There are quite a lot of Mal sport breeders who's dogs are strictly kennel dogs and kept solely for the purpose of sport. So to me "kept as pets" would mean the dogs are living in the house and being kept around for more than just sport purposes.

    I met a guy a couple years ago who bought a Mal from a sport breeder for the purposes of competing at a high level in protection sports. He had done pretty well with his GSDs but wanted a Mal this time around. While he was very happy with the dog, he was actually disappointed to find out that Belgians tend to live a long time. That meant he'd be stuck with an old dog for years who could no longer compete and would just be taking up space. He didn't get a Mal because he loved the breed, getting one was merely a step to achieving a goal.

    Belgians are kind of "complicated" dogs but I don't find mine to be all that hard to live with as house dogs. They are great at exercising themselves outside - with the exception of the 12 year old they almost never stop moving when they are outside. Inside they are usually pretty calm. They're always ready to do stuff though and they never quit when training. Of course, there are things about them that would likely drive some people crazy, just like there are things about other breeds that would drive me crazy ;)
     
  17. Romy

    Romy Taxiderpy

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    What I got from the original article wasn't that you can't get a malinois for herding. Just that you shouldn't expect competitive herding/hobby herding to be your dog's sole outlet. I mean, I don't have very much experience herding but from the classes I've observed there's a lot of hurry up and wait. And then the dogs only get 15 mins or so on the sheep before they are done, so the sheep can be rotated and not become dog sour and things can end on a high note for the dogs before they start getting tired or interested eating sheep poo rather than the sheep themselves. Granted those were mostly beginner lessons, but taking a malinois out once or twice a week for something like that wouldn't really cut it for exercise and stimulation.

    Those are awesome links though. Thanks for sharing, fascinating to read. :)
     
  18. corgipower

    corgipower Tweleve Enthusiest

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    Yep, mine do make terrible pets.

    Tyr is relatively easy as mals go. His drives are good, but not over the top. He's not bouncing off walls. He's got good inhibitions and self control. He's still a terrible pet, unless you truly enjoy the bruises and scratches from repeated nudging and can tolerate the incessant spinning and pacing that happens when he's not being given anything else to do. No off switch doesn't manifest as crazy destructive hanging from rafters behavior, it manifests as an irritating business.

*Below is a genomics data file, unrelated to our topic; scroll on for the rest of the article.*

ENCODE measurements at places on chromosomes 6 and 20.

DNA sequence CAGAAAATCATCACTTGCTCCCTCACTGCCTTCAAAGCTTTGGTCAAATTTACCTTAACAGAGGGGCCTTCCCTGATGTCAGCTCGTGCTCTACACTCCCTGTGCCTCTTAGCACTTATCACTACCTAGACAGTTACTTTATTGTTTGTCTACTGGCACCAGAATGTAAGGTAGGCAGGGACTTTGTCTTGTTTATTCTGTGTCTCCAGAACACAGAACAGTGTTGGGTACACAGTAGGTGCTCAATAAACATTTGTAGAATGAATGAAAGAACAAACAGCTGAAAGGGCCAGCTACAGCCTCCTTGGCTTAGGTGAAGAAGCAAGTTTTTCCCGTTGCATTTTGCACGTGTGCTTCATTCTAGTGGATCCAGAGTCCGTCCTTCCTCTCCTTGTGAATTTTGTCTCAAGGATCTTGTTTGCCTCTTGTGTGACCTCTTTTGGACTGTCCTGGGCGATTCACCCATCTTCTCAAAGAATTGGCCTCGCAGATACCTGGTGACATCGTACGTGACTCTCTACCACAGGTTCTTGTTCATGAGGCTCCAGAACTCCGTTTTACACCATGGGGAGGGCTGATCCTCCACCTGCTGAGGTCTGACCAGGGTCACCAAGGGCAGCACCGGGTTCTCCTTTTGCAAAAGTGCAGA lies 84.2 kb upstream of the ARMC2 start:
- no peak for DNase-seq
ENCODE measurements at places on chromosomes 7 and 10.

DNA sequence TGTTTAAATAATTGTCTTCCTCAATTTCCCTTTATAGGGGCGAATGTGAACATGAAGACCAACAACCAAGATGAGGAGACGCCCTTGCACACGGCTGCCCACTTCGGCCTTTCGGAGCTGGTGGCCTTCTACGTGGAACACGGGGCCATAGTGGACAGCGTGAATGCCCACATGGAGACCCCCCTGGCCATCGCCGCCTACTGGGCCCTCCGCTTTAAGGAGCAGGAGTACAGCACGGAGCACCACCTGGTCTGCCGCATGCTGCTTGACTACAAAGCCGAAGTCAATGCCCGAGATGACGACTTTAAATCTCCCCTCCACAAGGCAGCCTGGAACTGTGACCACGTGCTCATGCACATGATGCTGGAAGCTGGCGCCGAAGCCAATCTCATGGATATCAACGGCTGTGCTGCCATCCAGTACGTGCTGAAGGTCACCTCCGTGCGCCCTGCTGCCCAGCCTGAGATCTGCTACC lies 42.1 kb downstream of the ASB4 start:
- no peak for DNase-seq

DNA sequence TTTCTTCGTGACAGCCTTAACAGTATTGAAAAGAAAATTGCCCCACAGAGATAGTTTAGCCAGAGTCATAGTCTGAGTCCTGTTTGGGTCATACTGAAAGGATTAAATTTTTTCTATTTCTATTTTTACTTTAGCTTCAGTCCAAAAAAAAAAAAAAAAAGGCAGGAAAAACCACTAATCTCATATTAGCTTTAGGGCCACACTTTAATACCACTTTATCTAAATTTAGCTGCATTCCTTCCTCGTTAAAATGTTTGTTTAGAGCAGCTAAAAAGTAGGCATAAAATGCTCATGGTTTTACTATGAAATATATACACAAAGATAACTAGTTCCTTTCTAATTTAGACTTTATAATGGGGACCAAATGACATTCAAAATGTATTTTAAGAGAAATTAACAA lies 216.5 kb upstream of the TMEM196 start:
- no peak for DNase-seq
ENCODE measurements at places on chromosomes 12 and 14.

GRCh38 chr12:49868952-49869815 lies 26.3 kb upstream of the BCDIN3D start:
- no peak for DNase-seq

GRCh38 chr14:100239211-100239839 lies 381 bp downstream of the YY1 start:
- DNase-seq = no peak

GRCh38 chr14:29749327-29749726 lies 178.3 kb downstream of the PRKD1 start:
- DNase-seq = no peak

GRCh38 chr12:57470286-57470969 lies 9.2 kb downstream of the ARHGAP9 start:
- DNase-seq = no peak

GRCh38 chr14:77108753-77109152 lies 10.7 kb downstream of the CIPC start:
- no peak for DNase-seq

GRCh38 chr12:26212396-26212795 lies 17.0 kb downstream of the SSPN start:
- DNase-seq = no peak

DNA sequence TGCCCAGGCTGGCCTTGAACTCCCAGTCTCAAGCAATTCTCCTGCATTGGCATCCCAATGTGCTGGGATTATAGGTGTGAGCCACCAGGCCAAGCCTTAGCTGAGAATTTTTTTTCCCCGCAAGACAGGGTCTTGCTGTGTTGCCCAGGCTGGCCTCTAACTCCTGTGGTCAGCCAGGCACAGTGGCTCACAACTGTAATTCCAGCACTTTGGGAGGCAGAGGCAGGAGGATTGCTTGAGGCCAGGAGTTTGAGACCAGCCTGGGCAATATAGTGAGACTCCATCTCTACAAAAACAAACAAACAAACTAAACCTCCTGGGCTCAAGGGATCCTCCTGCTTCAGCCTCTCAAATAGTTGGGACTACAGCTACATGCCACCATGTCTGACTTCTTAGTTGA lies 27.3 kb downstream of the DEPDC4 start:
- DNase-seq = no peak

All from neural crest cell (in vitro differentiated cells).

Nyx is a horrid pet. She is over the top in drives and energy and will get destructive if unsupervised.

    Yeah, based on my experience with the breed, I'd say that's not the norm.

    They should be fairly high drive and high energy.
    I have a hard time believing the lack of an off switch is really correct, but it's there and it's been there for so long it's hard to find a mali with an off switch.

    Very true, and because of that they've been selectively bred for traits that excel in bitework as opposed to traits that excel in herding.

    ^:hail:^
     
  19. monkeys23

    monkeys23 New Member

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    Yes I find with the energy and intensity Lily has, once or twice a week working sheep was nowhere near enough. If I could afford to go have sheep time every morning (our sheep are flighty and just run because she is very intense and drivey and my parent's BC is pretty worthless because my stepdad sucks as a handler... so thats an issue too) with the several really awesome trainers in my area, she would be a kick ass sheepdog. As it is I had to stop because I couldn't afford to do enough lessons to teach me what to do, so she gets zero sheep time now. With her drive its not worth ruining her and putting the sheep in danger with unstructured sheep time.

    Scout would be even better I think if we could get her downs more solid. I bet she'd be good with cows too. I just don't have the money to put into that training venue. She is a perfect example of someone getting too much dog for them with both her previous owners. My friend's mom got her because she liked Lily.... and gee look how that turned out! She's so much happier with proper exercise and actual training outlets for her brain and drives.
     
  20. Dogdragoness

    Dogdragoness Happy Spring!!!!

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    Gillett/Flower Mound TX
    IMHO a herding dog IS a working dog & a true herding/working dog should be happy serving their human partner with any task they are doing. My ACDs love just a computing me on the ranch (of corse I have ACDs not mals, but IMO they are no less easy this mal article parallels many I have read on the ACD). Of course mine loved "working" but if there were days I wasn't feeling well (I am a woman... There are SOME days that I don't want to get up & home three miles lol) in these cases mine were just as happy chasing a ball as really working bc their real joy was spending time with me :).

    Many mal owners I have talked to have said this & a few friends of mine who own ACDs have mals (as pets not breeding) also which is what turned me on to the breed in the dirt place.

    A working dog hat has no "off" or at least a "standby" switch is no good to anybody.